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Dame Elizabeth Taylor Donates CareVan to NO/AIDS

Mobile Medical Unit Addresses New Orleans' HIV/AIDS Healthcare Outreach Concern

July 11, 2006

New Orleans -- Prior to Hurricane Katrina, more than 7,400 individuals with HIV were living in metro New Orleans. With a changed demographic landscape, the number today is undetermined: What is certain is that there is a great need for care.

NO/AIDS Task Force is bringing healthcare services into the community with its 37-foot "CareVan," donated by Dame Elizabeth Taylor and Macy's department stores to help provide vital care to the HIV/AIDS community in the Gulf Coast following Hurricanes Katrina and Rita. NO/AIDS Task Force today was presented a check for $40,000 from Elizabeth Taylor and the Elizabeth Taylor AIDS Foundation.

The storms that affected so much of the New Orleans area also impacted the health services organizations serving the HIV/AIDS population, with several of the HIV/AIDS healthcare providers no longer operating months after the storm. In addition to a fractured healthcare system, the city's transportation service also is fragmented, making it more difficult for clients to get to the services that are available.

Noel Twilbeck, executive director of NO/AIDS Task Force, said the donation goes a long way toward providing the necessary care and testing to the community. The 37-foot CareVan features two examination tables, an X-ray machine and flat screen TVs.

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"This is a phenomenal gift that Elizabeth Taylor wanted to make available to people with HIV/AIDS. We're incredibly grateful that she has reached out with such a valuable piece of equipment that truly fills a need in New Orleans," Twilbeck said. "Her donation has opened other doors and opportunities for our organization to provide better healthcare to the New Orleans community."

The donation came about when Martin Delaney, founder of national HIV/AIDS research and advocacy organization Project Inform, recommended NO/AIDS as the recipient when the Academy-award winning actress asked him what she could do to help the local AIDS community in the aftermath of Hurricane Katrina. Delaney has worked with NO/AIDS on projects in the past and also has a relationship with the Elizabeth Taylor AIDS Foundation. He immediately saw a good fit and called Twilbeck, who agreed that people with AIDS in New Orleans would surely benefit from the donation.

"I wish I could say this was my idea, but it was Elizabeth Taylor herself who realized that many people with HIV were severely displaced by the hurricane," Delaney said. "When she learned that the clinics that treat HIV were closed down, many permanently, she saw the need for a mobile medical facility that could bring care and treatment directly to the people in need."

Project Inform was assigned the role of overseeing the donation of the CareVan and finding local partners to run the service. "Elizabeth Taylor has been a great leader in the fight against AIDS. We are all honored by the opportunity to work with her on this project," Delaney said.

Delaney, who is in New Orleans for the official launch of the CareVan this week, also is presenting "The Coming of the New Paradigm in HIV treatment -- New Drugs, New Strategies, New Outcomes," a discussion with HIV clients and healthcare providers regarding the latest information on new classes of drugs and other advancements for the treatment of HIV/AIDS.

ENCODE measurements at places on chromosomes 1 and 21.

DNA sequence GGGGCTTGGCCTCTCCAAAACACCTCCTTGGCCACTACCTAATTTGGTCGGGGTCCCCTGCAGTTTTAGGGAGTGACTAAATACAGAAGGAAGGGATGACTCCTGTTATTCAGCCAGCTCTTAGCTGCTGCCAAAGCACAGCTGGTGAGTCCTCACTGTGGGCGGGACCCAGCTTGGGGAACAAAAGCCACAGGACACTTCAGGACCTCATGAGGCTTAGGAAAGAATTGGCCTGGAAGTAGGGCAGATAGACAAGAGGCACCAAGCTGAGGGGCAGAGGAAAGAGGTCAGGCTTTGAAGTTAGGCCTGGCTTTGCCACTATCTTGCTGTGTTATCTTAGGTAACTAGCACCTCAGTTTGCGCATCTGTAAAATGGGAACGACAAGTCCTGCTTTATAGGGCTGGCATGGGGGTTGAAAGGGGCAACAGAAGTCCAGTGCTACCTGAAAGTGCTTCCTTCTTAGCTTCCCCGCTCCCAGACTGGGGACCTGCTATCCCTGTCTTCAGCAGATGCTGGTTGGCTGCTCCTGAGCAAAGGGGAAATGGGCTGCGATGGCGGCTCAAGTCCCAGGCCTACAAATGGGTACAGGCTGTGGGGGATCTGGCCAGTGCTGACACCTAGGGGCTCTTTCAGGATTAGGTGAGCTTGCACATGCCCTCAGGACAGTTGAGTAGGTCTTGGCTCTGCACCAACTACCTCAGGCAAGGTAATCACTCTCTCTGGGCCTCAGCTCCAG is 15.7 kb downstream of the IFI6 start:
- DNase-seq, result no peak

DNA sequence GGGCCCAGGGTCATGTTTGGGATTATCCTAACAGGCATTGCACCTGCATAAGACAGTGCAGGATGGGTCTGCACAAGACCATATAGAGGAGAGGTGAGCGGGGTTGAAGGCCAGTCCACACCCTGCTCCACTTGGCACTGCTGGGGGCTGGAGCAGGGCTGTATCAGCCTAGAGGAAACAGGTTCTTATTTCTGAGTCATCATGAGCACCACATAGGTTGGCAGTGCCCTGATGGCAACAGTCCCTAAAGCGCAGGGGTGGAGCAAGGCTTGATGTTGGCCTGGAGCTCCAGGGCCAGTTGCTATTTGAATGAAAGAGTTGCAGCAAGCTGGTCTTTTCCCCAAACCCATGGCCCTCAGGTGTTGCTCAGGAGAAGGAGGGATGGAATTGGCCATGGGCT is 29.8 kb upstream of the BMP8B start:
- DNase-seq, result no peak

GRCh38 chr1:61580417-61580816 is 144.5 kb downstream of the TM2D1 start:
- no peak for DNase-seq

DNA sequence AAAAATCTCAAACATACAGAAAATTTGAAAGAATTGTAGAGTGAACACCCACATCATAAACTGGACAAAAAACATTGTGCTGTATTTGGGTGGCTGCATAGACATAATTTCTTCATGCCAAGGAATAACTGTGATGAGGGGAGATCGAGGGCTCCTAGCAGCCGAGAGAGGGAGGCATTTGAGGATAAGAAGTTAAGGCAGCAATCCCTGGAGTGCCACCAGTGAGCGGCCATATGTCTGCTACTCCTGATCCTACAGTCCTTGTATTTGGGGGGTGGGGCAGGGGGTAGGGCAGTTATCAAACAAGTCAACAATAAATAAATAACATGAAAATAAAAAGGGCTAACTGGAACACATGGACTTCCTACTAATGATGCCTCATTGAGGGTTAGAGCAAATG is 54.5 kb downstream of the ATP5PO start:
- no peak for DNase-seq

AIDS Healthcare Foundation Donates Additional Services, Staff

AIDS Healthcare Foundation, the nation's largest AIDS organization, which operates free treatment clinics in the United States, Africa, Asia and Latin America/Caribbean, will provide additional resources, clinical expertise and equipment, as well as medical personnel to staff the mobile clinic. Their donation will guarantee staffing and resources for the CareVan for one year in addition to allowing for a regular service schedule.

"The ability to increase usage of the mobile medical unit by bringing it out into the neighborhoods and communities will help get people into primary care, and hopefully keep them in primary care to help address their medical needs related to HIV disease," Twilbeck said. "The donation by AIDS Healthcare Foundation will bring a new era in the use of the CareVan."

Representatives from AIDS Healthcare Foundation recently visited New Orleans and recognized the need to support the community. "We are honored to help people living with HIV/AIDS struggling to regain a sense of normalcy in the aftermath of Hurricane Katrina," said Michael Weinstein, President of AIDS Healthcare Foundation. "Our commitment to providing cutting-edge medicine wherever the need is greatest brought us here, and we look forward to collaborating with NO/AIDS Task Force to ensure that medical services reach those who might not otherwise be able to access care."

AIDS Healthcare Foundation also will host a fundraiser, "AIDS Care After Katrina," on July 20 in Los Angeles to raise funds supporting NO/AIDS Task Force and the CareVan efforts.

NO/AIDS Task Force is committed to providing low-cost, high-quality services like Food for Friends, primary care, case management, HIV education and prevention, mental health, confidential and anonymous HIV testing and much more to anyone infected or affected by HIV and AIDS. NO/AIDS has provided services to HIV-affected individuals for more than 22 years and will continue as long as the need persists.




  
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This article was provided by NO/AIDS Task Force.
 

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